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Molybdenum dynamics in sediments of a seasonally-hypoxic coastal marine basin
Sulu-Gambari, F.; Roepert, A.; Jilbert, T.; Hagens, M.; Meysman, F.J.R.; Slomp, C.P. (2017). Molybdenum dynamics in sediments of a seasonally-hypoxic coastal marine basin. Chem. Geol. 466: 627-640.
In: Chemical Geology. Elsevier: New York; London; Amsterdam. ISSN 0009-2541; e-ISSN 1872-6836, meer
Peer reviewed article  

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Author keywords
    Molybdenum; Manganese oxides; Sulphide; Sediment; Cable bacteria

Auteurs  Top 
  • Sulu-Gambari, F.
  • Roepert, A.
  • Jilbert, T.
  • Hagens, M.
  • Meysman, F.J.R., meer
  • Slomp, C.P.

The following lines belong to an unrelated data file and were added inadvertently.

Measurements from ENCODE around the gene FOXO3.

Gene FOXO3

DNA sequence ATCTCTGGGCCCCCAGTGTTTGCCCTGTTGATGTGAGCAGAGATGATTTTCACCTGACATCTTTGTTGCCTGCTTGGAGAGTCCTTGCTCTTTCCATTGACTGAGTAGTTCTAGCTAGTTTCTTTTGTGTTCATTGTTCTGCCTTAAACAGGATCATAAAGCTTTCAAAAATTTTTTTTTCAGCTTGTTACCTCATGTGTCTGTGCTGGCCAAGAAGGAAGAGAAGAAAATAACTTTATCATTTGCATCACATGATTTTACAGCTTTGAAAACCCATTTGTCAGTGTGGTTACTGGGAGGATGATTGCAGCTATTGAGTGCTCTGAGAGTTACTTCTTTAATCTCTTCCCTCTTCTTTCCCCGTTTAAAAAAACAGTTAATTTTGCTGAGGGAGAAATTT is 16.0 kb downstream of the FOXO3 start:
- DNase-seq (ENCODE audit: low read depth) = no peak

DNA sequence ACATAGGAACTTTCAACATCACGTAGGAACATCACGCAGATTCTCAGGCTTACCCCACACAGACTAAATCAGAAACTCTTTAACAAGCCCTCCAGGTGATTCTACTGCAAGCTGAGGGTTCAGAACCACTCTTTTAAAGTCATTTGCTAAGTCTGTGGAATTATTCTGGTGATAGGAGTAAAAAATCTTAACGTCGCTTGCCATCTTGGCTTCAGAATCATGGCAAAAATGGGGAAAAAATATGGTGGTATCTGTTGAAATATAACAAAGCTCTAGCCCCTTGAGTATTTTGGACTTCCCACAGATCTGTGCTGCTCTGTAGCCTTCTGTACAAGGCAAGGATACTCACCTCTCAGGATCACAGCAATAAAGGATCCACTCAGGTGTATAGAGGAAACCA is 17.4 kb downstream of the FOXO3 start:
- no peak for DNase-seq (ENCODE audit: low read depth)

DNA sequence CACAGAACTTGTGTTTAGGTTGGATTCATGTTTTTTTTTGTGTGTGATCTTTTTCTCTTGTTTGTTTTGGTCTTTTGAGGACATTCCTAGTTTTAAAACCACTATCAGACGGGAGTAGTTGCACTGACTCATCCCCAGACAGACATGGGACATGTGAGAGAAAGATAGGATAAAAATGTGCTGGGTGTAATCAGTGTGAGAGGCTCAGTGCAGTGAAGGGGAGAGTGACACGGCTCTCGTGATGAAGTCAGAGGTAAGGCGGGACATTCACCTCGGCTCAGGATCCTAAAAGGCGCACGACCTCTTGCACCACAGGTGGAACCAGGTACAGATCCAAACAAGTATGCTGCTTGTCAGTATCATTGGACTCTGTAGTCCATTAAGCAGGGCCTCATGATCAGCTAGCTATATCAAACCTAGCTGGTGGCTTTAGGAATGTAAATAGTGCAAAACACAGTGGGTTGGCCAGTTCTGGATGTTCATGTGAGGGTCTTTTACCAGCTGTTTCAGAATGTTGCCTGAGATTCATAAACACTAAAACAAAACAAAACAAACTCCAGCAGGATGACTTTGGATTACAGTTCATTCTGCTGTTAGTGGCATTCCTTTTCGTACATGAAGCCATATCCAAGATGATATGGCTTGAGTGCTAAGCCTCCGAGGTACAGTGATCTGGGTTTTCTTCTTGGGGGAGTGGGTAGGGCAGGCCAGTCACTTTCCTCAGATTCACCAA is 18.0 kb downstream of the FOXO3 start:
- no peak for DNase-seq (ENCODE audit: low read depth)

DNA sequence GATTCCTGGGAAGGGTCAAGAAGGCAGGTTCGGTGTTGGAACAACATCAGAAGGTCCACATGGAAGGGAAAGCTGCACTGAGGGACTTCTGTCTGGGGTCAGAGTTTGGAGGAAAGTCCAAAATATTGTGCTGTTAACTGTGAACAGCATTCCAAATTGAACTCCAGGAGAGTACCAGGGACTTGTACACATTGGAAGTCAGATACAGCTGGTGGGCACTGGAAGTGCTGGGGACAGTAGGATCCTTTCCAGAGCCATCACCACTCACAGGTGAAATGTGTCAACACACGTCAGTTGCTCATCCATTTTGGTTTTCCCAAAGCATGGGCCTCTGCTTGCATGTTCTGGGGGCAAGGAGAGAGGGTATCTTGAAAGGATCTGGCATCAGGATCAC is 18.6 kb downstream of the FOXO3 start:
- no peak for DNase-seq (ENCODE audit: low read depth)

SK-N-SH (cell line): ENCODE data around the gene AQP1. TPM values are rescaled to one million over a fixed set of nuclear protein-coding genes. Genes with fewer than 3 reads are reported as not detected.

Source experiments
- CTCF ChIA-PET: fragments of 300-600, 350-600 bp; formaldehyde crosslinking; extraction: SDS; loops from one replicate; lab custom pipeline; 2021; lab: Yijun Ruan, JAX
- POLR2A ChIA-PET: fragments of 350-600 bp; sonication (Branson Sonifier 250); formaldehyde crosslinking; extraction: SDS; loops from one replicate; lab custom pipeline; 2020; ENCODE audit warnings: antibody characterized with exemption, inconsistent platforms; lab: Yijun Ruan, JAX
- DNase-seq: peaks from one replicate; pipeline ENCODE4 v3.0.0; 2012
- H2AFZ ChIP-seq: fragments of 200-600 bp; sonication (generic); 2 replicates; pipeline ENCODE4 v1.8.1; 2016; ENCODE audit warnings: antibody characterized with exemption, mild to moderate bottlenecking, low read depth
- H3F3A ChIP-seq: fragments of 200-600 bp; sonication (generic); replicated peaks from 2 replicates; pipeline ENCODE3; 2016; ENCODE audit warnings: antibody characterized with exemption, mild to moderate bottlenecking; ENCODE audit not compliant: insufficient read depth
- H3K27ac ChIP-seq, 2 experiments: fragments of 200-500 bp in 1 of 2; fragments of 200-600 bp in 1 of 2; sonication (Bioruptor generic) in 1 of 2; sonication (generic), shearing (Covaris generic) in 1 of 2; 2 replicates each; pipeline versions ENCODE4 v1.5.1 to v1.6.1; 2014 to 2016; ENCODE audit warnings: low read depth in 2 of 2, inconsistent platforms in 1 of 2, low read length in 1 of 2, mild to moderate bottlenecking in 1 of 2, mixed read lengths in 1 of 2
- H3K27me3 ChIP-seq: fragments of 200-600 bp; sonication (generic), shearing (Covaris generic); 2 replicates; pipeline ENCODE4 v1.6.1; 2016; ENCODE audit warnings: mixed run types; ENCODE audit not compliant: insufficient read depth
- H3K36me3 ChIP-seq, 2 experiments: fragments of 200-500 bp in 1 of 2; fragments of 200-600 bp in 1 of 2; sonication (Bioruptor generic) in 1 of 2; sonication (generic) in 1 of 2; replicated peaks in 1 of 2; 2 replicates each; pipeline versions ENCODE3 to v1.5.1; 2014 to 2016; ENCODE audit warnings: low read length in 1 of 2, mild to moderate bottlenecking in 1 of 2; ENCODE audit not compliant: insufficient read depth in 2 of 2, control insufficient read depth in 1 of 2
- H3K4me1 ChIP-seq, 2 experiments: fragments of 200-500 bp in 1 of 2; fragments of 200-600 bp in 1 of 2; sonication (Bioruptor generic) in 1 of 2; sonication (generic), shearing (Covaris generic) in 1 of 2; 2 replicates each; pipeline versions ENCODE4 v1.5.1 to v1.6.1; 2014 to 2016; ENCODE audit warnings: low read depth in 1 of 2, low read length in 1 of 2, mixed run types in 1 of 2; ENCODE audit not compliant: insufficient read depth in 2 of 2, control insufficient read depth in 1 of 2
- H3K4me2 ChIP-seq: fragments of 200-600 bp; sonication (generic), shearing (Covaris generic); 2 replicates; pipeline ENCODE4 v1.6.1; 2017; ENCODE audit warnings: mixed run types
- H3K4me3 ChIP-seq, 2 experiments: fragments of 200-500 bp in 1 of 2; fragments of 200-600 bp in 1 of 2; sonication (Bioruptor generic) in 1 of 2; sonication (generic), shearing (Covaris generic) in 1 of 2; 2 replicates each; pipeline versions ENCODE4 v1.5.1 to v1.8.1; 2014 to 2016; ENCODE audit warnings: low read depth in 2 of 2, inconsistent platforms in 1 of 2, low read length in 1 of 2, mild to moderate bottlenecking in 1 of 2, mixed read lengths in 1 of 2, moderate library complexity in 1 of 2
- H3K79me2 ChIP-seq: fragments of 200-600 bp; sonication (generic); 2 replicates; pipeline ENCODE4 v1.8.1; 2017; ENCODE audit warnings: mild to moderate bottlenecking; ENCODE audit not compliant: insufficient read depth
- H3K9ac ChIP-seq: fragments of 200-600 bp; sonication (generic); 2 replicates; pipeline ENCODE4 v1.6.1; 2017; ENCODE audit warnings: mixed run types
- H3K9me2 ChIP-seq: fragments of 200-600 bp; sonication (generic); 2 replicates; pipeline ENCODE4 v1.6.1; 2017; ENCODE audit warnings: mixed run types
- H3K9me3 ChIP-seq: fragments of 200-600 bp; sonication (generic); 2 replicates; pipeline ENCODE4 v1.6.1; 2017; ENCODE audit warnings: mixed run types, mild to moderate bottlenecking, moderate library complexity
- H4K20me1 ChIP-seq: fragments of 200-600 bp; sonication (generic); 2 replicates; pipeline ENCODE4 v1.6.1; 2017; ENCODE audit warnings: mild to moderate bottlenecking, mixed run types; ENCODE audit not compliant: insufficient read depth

Molybdenum (Mo) enrichments in marine sediments are a common indicator of the presence of sulphide near thesediment-water interface and can thereby record historic bottom-water oxygen depletion. Here, we assess theimpact of temporal changes in manganese (Mn) cycling and bottom-water oxygen on sedimentary Mo dynamicsin a seasonally-hypoxic coastal marine basin (Lake Grevelingen, the Netherlands). High resolution line scansobtained with LA-ICP-MS and discrete sample analyses reveal distinct oscillations in Mo with depth in thesediment. These oscillations and high sediment Mo concentrations (up to ~130 ppm) are attributed to depositionof Mo-bearing Mn-oxide-rich particles from the overlying water, the release of molybdate (MoO42−) tothe pore water upon reduction of these Mn-oxides, and subsequent sequestration of Mo. The latter process onlyoccurs in summer when sulphide concentrations near the sediment-water interface are elevated. Gravitationalfocussing of Mn oxides explains the observed increased input of Mo with increasing water depth. Diffusion ofMoO42− from the overlying water contributes only a small amount to the sediment Mo enrichments. Cablebacteria may indirectly impact sediment Mo dynamics by dissolving Mn-carbonates and thereby enhancing thepool of Mn-oxides in the system, and by contributing to remobilisation of sediment Mo during oxic periods. Asediment record that spans the past ~45 years indicates that sediment Mo concentrations have increased overthe past decades, despite less frequent occurrences of anoxia in the bottom waters based on oxygen measurementsfrom water column monitoring. We suggest that the elevated Mo in recent sediments reflects both enhancedrates of sulphate reduction and sulphide production in the surface sediment as a result of increased inputof organic matter into the basin from the adjacent North Sea since 1999, and an associated enhanced “Mnrefluxing” in the marine lake in summer.

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